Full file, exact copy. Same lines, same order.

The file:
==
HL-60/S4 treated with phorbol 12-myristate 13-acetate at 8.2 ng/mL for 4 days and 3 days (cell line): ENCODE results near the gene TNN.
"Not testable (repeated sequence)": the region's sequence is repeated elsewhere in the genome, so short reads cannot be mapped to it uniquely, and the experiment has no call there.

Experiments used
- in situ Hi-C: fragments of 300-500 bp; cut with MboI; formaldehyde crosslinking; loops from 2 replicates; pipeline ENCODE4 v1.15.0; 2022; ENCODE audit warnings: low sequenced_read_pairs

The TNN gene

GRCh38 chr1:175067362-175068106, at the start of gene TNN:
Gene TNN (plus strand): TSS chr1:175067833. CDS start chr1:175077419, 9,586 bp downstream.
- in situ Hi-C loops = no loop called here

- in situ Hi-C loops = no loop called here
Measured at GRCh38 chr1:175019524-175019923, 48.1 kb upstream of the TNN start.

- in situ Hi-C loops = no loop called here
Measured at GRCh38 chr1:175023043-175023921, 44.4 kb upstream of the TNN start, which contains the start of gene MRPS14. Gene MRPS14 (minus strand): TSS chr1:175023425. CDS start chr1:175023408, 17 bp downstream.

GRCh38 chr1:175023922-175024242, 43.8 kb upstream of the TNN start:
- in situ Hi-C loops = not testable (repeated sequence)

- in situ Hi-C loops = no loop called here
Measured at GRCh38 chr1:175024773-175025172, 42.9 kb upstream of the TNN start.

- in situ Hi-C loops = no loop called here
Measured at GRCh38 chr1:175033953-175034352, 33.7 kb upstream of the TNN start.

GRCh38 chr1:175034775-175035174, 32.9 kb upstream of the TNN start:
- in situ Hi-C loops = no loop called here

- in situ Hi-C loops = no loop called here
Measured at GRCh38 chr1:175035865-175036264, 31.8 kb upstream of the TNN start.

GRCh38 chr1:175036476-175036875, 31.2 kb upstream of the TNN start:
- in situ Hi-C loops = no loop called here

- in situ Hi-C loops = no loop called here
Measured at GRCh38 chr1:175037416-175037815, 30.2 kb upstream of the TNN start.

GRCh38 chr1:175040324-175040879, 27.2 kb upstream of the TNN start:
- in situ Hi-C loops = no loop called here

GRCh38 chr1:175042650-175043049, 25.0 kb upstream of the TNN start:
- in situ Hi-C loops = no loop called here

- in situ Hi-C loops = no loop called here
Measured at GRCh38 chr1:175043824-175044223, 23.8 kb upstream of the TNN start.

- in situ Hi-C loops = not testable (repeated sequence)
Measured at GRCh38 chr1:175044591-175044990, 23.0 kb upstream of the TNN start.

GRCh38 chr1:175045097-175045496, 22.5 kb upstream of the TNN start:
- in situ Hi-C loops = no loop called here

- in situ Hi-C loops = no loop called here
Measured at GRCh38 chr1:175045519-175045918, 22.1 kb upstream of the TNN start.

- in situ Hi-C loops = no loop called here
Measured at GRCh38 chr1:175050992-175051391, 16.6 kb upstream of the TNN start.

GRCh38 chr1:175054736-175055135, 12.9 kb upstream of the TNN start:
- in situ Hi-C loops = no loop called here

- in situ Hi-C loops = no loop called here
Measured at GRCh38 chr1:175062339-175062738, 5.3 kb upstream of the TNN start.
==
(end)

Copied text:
HL-60/S4 treated with phorbol 12-myristate 13-acetate at 8.2 ng/mL for 4 days and 3 days (cell line): ENCODE results near the gene TNN.
"Not testable (repeated sequence)": the region's sequence is repeated elsewhere in the genome, so short reads cannot be mapped to it uniquely, and the experiment has no call there.

Experiments used
- in situ Hi-C: fragments of 300-500 bp; cut with MboI; formaldehyde crosslinking; loops from 2 replicates; pipeline ENCODE4 v1.15.0; 2022; ENCODE audit warnings: low sequenced_read_pairs

The TNN gene

GRCh38 chr1:175067362-175068106, at the start of gene TNN:
Gene TNN (plus strand): TSS chr1:175067833. CDS start chr1:175077419, 9,586 bp downstream.
- in situ Hi-C loops = no loop called here

- in situ Hi-C loops = no loop called here
Measured at GRCh38 chr1:175019524-175019923, 48.1 kb upstream of the TNN start.

- in situ Hi-C loops = no loop called here
Measured at GRCh38 chr1:175023043-175023921, 44.4 kb upstream of the TNN start, which contains the start of gene MRPS14. Gene MRPS14 (minus strand): TSS chr1:175023425. CDS start chr1:175023408, 17 bp downstream.

GRCh38 chr1:175023922-175024242, 43.8 kb upstream of the TNN start:
- in situ Hi-C loops = not testable (repeated sequence)

- in situ Hi-C loops = no loop called here
Measured at GRCh38 chr1:175024773-175025172, 42.9 kb upstream of the TNN start.

- in situ Hi-C loops = no loop called here
Measured at GRCh38 chr1:175033953-175034352, 33.7 kb upstream of the TNN start.

GRCh38 chr1:175034775-175035174, 32.9 kb upstream of the TNN start:
- in situ Hi-C loops = no loop called here

- in situ Hi-C loops = no loop called here
Measured at GRCh38 chr1:175035865-175036264, 31.8 kb upstream of the TNN start.

GRCh38 chr1:175036476-175036875, 31.2 kb upstream of the TNN start:
- in situ Hi-C loops = no loop called here

- in situ Hi-C loops = no loop called here
Measured at GRCh38 chr1:175037416-175037815, 30.2 kb upstream of the TNN start.

GRCh38 chr1:175040324-175040879, 27.2 kb upstream of the TNN start:
- in situ Hi-C loops = no loop called here

GRCh38 chr1:175042650-175043049, 25.0 kb upstream of the TNN start:
- in situ Hi-C loops = no loop called here

- in situ Hi-C loops = no loop called here
Measured at GRCh38 chr1:175043824-175044223, 23.8 kb upstream of the TNN start.

- in situ Hi-C loops = not testable (repeated sequence)
Measured at GRCh38 chr1:175044591-175044990, 23.0 kb upstream of the TNN start.

GRCh38 chr1:175045097-175045496, 22.5 kb upstream of the TNN start:
- in situ Hi-C loops = no loop called here

- in situ Hi-C loops = no loop called here
Measured at GRCh38 chr1:175045519-175045918, 22.1 kb upstream of the TNN start.

- in situ Hi-C loops = no loop called here
Measured at GRCh38 chr1:175050992-175051391, 16.6 kb upstream of the TNN start.

GRCh38 chr1:175054736-175055135, 12.9 kb upstream of the TNN start:
- in situ Hi-C loops = no loop called here

- in situ Hi-C loops = no loop called here
Measured at GRCh38 chr1:175062339-175062738, 5.3 kb upstream of the TNN start.